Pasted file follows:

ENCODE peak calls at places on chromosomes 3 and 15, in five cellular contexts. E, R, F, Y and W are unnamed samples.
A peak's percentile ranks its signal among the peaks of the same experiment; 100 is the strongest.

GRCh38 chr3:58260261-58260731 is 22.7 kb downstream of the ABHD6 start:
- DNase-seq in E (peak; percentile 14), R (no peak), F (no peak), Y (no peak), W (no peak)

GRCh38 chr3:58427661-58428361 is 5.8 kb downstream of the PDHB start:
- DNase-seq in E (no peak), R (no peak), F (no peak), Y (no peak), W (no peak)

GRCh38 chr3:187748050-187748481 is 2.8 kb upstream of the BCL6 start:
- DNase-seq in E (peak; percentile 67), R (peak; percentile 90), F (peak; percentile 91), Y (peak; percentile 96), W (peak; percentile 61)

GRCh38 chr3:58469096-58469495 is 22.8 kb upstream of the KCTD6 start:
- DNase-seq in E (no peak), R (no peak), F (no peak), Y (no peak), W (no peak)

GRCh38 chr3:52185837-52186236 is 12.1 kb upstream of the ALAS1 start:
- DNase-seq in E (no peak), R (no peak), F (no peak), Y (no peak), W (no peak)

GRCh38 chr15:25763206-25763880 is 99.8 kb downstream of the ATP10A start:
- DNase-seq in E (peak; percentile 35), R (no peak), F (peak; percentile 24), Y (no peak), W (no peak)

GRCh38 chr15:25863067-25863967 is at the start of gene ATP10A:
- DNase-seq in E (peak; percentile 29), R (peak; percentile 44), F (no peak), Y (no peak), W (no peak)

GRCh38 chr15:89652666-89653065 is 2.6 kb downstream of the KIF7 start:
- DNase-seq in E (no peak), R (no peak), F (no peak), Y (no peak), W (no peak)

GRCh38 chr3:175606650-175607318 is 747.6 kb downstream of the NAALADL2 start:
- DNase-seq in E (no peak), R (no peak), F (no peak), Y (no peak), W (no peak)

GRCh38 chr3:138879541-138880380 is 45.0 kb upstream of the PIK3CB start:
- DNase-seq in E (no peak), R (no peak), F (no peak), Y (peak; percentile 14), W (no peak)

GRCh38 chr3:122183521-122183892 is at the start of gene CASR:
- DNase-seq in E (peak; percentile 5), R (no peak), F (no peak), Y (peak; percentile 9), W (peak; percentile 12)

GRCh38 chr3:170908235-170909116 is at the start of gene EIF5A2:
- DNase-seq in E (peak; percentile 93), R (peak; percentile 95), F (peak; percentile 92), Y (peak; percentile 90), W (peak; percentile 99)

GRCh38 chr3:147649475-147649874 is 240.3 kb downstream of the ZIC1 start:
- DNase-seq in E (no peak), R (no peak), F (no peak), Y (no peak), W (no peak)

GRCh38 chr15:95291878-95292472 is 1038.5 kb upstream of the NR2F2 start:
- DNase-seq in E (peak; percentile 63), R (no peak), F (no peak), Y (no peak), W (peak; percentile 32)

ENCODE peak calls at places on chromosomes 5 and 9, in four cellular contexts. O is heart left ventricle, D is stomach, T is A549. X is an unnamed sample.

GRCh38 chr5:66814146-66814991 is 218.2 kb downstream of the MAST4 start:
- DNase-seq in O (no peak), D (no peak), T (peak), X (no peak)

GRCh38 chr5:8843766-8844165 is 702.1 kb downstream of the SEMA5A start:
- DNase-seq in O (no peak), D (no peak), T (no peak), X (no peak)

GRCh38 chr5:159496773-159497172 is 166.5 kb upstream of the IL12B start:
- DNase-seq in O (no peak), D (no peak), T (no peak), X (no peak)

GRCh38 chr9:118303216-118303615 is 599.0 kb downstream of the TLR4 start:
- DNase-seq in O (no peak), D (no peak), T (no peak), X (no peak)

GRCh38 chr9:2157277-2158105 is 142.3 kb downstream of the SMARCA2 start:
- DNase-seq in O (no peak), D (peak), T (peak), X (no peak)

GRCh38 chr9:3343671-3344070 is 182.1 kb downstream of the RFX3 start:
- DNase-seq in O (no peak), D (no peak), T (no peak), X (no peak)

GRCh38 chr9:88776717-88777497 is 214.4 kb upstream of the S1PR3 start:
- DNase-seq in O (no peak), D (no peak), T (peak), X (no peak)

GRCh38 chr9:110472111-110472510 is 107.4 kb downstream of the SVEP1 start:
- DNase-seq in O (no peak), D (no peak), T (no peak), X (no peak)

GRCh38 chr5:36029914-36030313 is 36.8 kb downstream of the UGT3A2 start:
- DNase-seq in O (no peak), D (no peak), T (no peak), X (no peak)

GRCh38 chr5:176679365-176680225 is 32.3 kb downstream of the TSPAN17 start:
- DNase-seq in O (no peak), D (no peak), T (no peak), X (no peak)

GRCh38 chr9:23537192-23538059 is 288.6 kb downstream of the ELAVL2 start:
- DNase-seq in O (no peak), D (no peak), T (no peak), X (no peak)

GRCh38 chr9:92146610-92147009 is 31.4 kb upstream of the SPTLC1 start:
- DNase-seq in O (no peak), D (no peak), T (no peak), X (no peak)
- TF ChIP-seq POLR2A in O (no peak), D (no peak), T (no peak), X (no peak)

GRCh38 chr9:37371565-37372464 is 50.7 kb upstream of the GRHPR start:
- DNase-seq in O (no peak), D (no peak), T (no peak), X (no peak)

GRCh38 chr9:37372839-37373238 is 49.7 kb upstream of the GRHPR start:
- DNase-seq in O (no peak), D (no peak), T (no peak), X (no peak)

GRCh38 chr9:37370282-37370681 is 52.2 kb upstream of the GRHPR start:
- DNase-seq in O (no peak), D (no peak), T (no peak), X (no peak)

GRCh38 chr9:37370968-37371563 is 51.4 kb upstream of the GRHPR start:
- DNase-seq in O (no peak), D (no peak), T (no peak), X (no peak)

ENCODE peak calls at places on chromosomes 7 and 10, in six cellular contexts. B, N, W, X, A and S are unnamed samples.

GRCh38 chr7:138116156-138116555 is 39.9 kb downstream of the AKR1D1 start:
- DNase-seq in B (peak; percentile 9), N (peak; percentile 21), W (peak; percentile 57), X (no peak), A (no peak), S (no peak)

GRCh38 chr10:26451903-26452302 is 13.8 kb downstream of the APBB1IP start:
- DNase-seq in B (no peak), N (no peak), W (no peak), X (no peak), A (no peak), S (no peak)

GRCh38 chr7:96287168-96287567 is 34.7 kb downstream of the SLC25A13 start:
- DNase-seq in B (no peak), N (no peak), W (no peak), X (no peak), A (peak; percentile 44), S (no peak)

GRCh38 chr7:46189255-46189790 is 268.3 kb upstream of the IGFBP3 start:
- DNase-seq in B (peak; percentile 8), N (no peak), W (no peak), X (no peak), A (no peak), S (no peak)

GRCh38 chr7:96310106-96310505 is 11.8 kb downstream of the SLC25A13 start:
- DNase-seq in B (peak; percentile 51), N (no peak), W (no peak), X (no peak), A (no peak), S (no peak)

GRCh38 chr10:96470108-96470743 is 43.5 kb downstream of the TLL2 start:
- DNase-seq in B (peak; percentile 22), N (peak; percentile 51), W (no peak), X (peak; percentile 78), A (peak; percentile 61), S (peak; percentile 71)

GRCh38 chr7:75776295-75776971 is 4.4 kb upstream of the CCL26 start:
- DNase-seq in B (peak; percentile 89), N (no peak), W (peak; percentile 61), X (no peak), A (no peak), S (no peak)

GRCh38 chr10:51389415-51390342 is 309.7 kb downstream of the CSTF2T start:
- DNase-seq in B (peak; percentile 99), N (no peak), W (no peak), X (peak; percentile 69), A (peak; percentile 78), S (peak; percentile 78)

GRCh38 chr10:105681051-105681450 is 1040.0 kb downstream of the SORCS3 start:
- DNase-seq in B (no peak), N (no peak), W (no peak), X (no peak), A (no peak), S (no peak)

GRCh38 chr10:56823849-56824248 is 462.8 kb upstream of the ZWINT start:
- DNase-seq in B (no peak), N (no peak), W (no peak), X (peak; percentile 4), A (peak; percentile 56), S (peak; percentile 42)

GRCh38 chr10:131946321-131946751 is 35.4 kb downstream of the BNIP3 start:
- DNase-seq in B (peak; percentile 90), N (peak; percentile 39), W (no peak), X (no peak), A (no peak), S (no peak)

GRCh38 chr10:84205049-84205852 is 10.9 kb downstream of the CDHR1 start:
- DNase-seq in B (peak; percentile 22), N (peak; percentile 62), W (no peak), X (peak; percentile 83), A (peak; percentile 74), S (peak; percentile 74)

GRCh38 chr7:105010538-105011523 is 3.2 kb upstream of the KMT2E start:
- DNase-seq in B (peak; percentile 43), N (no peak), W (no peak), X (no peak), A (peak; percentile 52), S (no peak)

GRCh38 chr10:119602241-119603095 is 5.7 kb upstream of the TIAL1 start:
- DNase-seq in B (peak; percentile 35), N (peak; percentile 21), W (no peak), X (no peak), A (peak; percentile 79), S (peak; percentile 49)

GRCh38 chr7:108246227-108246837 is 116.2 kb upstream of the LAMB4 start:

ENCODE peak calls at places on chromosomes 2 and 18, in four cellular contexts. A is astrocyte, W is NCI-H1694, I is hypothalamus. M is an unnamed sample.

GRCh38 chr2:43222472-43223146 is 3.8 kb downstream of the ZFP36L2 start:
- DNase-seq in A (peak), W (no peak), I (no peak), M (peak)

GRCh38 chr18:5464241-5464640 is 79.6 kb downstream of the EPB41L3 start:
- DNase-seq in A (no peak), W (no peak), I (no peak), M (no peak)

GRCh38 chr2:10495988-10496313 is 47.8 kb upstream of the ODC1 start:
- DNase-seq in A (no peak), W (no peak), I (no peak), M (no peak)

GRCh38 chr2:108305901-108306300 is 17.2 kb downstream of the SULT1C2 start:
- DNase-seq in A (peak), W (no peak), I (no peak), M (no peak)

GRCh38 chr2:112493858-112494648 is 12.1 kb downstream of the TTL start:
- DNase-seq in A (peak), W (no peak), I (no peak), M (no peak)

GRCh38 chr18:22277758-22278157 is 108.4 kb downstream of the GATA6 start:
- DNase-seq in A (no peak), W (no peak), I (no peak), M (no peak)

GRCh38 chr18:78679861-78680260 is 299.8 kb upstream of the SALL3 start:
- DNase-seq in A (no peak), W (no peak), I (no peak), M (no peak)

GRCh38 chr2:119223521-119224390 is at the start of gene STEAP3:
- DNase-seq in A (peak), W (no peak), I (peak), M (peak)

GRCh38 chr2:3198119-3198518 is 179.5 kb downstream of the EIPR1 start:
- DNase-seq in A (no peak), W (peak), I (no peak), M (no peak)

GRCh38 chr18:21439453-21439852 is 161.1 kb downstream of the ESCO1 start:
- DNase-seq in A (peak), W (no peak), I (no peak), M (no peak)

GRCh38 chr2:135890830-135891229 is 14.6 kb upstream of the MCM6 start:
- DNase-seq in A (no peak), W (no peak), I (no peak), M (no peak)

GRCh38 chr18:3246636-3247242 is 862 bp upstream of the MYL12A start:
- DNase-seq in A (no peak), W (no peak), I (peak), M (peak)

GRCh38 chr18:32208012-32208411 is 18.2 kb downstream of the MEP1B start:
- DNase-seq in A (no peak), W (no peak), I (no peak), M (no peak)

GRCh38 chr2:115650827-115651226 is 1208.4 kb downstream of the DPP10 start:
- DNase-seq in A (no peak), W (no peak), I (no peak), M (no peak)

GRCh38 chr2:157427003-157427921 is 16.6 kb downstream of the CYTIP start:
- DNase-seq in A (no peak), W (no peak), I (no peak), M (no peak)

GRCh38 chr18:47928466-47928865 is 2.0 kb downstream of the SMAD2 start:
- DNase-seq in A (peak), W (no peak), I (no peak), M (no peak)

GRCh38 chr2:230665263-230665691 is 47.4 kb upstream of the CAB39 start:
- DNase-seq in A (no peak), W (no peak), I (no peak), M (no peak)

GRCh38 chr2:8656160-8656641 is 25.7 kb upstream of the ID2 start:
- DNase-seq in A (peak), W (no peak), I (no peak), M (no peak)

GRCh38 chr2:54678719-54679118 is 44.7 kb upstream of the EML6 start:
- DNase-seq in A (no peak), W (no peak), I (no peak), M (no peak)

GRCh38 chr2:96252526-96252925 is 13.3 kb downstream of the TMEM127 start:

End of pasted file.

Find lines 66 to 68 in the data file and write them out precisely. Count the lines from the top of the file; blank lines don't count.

GRCh38 chr7:138116156-138116555 is 39.9 kb downstream of the AKR1D1 start:
- DNase-seq in B (peak; percentile 9), N (peak; percentile 21), W (peak; percentile 57), X (no peak), A (no peak), S (no peak)

GRCh38 chr10:26451903-26452302 is 13.8 kb downstream of the APBB1IP start: